What's new?

In preparing for my next class in Project Management (innovation and using chaos), I am looking for innovations that have changed the way we do things over the past ten or fifteen years. Your input will be appreciated!

For example, at airports they are setting up small parking lots within 5 minutes of the terminals for people to wait in their cars, without paying a fee, until they get a call from the passenger they will pick up on their cell phones. I'd like to meet the person who had the idea and who pushed it through the bureaucratic molasses because it must have been a real challenge!

Ketchup bottles that are supposed to be stored upside down so the stuff is readily squirtable upon picking it up. Revolutionary! And so obvious!

Payroll issued to the employees ATM bank.

Please help me with your observations!


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- to see the older version of Project Management.

Reply to
Wayne Lundberg
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Shopping on the Internet?

Online bank statements?


Hoo boy, sometimes you wonder what *isn't* new in the last 15 years ..


Reply to
Grant Erwin

I'm thinking more in terms of the last year! Like the new TVB-Gone thingy that you carry on your keychain and whenever in a bar, restaurant, bus, airport... anywhere the TV drives you bananas, just click and it will turn off any TV in the world!

Or the new marketing tool through eBay that lets you know how much the consumer market is willing to pay for something you might not even have invented yet through their closed auction feature.

Or why so many high-tech jobs are going offshore and what is replacing them.

Or how automation is finally getting a go in agriculture and what it will mean to the emerging Brazero program.

Dig into your memory and give me some good stuff!!!


Reply to
Wayne Lundberg

Using usenet to do your homework!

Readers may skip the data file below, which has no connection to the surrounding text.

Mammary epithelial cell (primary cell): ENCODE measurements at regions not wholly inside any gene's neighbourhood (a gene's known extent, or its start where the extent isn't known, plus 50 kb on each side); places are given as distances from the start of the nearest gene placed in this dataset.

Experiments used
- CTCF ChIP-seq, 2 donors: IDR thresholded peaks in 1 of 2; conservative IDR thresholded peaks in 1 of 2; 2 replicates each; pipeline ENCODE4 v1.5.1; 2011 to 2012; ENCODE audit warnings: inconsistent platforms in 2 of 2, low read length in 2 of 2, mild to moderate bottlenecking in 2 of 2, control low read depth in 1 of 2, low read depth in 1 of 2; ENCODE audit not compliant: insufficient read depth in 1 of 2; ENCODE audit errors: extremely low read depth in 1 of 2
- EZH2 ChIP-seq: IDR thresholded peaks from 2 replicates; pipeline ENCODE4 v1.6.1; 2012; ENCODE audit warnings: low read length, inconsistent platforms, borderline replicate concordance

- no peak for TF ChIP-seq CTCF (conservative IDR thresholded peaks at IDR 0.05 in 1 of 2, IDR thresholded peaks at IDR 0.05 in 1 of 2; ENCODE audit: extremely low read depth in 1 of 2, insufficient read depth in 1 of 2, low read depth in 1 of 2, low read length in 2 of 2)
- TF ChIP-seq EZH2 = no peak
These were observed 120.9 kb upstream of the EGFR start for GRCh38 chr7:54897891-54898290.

Cheers Trevor Jones

Reply to
Trevor Jones

Forget the big airport...just fly Jet Blue into Long Beach. Love that realtime position display including altitude and speed at every seat....

Charles Morrill

Reply to
Charles Morrill

For example, at airports they are setting up small parking lots within 5 minutes of the terminals for people to wait in their cars, without paying a fee, until they get a call from the passenger they will pick up on their cell phones.

I'd like to see people picking up passengers on their cell phones.

Reply to
Phil McCracken

On Sat, 13 Nov 2004 20:33:53 -0600, Phil McCracken calmly ranted:

I'm waiting for Louie Wu to give me one of Nessus' Puppeteer step plates, but that's outside of Wayne's parameters, darnit.

- - - - - - - - - - - - - - - - - If God approved of nudity, we all would have been born naked. ----- ----- ----- ----- ----- -----

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Your Wild & Woody Website Wonk

Reply to
Larry Jaques

Pocket hard drives...

Reply to
Kevin Beitz

Thanking you one and all for the great ideas and suggestions... keep 'em coming!

Reply to
Wayne Lundberg

Newsgroups, whereby I have conversed with more Americans in the last

5 years than the whole of my life prior to that!
Reply to

All over the world. I helped my son get his

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off the ground and via newsgroups, Google and drop ship publishers he has sold to So Africa, Israel, Germany, Switzerland, the UK and the Netherlands. Something that just 20 years ago would take years via the Dept. of Commerce and their feeble services to reach foreign markets for US manufacturers.

Good point!

Reply to
Wayne Lundberg

Wayne Lundberg wrote: ...

Obvious? After the fact, yeah. Here's a couple that I love:

Detergent bottles with caps that drain back into the bottle. What a great idea!

Pre-made pie dough that comes in a *roll*. It used to come folded and you had to unfold it, which always resulted in it cracking. Now you just unroll it and it never cracks. What a great (obvious) idea!

It's the simple little things that impress me. Complicated is easy, simple is hard.


Reply to
Bob Engelhardt

and I dread to think who my children have conversed with.

Reply to

The artificial sphincter they use was not entirely obvious, IMO.

Direct deposit of payroll is 20 or 30 years old, innit? At least here it was, for medium sized companies and up.

Putting colored LEDs behind an ordinary plasma TV panel to light the wall beyond the screen (in sympathy with colors on the screen) and thus expand the experience by using (blurry) peripheral vision was a cool idea (Philips).